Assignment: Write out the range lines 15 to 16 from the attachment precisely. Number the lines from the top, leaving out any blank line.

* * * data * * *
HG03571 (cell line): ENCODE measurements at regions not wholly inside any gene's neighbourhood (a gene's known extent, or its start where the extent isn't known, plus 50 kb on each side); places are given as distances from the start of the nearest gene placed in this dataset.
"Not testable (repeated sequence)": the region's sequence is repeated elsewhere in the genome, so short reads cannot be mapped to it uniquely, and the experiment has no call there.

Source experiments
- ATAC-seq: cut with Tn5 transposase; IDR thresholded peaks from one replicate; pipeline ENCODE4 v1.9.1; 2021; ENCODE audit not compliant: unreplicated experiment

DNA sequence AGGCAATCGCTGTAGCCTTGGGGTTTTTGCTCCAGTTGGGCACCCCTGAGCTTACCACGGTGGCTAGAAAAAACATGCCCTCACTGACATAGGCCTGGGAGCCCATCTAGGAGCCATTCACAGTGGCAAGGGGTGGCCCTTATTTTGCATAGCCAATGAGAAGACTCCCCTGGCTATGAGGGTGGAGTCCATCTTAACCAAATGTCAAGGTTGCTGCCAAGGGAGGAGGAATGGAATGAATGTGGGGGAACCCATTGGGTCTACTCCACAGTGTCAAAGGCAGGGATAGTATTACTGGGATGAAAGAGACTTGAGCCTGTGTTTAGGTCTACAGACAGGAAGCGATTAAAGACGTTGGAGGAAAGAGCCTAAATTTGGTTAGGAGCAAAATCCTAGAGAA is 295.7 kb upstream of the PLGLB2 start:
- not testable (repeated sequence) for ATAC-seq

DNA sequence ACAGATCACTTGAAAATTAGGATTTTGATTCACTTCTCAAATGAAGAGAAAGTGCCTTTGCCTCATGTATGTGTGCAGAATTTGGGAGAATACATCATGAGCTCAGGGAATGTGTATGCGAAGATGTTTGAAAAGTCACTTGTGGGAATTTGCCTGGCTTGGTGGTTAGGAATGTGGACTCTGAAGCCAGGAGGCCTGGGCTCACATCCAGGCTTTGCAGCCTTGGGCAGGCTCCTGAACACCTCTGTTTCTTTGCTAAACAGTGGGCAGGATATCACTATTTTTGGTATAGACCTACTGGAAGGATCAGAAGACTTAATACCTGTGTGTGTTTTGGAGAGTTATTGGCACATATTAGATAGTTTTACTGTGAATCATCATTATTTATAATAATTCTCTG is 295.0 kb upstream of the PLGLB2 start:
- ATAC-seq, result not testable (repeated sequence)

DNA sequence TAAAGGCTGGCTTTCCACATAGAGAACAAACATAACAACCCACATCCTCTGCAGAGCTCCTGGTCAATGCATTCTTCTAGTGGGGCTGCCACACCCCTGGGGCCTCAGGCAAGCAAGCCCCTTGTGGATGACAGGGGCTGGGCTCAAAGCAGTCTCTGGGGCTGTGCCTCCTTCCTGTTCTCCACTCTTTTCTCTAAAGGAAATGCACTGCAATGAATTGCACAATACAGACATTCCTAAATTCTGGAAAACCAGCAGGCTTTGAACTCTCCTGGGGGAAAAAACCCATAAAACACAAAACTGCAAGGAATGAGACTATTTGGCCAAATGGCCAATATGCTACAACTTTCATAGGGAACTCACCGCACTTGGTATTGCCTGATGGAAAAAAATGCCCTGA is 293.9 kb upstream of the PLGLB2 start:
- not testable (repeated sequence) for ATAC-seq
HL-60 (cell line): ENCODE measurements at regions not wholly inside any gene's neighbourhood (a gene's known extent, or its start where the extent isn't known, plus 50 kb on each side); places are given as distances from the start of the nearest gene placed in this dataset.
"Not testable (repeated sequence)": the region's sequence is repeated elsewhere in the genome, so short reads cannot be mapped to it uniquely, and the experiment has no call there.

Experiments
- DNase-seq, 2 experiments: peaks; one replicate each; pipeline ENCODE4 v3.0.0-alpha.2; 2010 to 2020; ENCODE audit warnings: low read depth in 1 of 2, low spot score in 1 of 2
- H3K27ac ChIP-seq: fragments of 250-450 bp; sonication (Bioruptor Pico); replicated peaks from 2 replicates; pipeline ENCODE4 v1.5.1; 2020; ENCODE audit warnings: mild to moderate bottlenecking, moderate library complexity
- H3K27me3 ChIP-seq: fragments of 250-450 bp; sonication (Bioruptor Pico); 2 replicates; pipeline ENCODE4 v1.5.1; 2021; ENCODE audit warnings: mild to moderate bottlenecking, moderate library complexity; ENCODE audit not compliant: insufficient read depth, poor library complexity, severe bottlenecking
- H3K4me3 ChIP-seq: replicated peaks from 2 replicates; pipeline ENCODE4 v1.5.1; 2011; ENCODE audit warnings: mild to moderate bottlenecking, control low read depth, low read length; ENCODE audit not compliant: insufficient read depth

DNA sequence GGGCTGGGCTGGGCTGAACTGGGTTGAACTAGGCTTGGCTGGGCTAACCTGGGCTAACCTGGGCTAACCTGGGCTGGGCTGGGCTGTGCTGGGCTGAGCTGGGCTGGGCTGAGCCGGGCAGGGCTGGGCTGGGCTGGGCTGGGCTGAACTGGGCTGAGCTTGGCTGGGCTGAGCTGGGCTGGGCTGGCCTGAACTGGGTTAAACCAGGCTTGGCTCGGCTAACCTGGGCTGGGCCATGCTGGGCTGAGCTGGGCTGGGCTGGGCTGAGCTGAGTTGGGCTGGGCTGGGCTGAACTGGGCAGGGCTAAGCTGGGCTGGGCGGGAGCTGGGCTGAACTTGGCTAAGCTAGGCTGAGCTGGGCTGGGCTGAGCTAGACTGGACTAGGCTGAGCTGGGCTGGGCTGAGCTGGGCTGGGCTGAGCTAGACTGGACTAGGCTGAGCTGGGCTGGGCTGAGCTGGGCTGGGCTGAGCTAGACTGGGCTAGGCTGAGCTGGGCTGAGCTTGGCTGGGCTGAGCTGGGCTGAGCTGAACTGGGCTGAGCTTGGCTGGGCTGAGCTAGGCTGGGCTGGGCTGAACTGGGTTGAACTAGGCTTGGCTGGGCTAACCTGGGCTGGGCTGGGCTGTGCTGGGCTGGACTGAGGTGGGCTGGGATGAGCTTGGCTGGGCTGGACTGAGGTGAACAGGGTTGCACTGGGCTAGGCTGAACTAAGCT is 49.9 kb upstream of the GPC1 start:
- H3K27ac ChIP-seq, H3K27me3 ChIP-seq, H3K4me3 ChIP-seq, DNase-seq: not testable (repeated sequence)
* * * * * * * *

- H3K27ac ChIP-seq: fragments of 250-450 bp; sonication (Bioruptor Pico); replicated peaks from 2 replicates; pipeline ENCODE4 v1.5.1; 2020; ENCODE audit warnings: mild to moderate bottlenecking, moderate library complexity
- H3K27me3 ChIP-seq: fragments of 250-450 bp; sonication (Bioruptor Pico); 2 replicates; pipeline ENCODE4 v1.5.1; 2021; ENCODE audit warnings: mild to moderate bottlenecking, moderate library complexity; ENCODE audit not compliant: insufficient read depth, poor library complexity, severe bottlenecking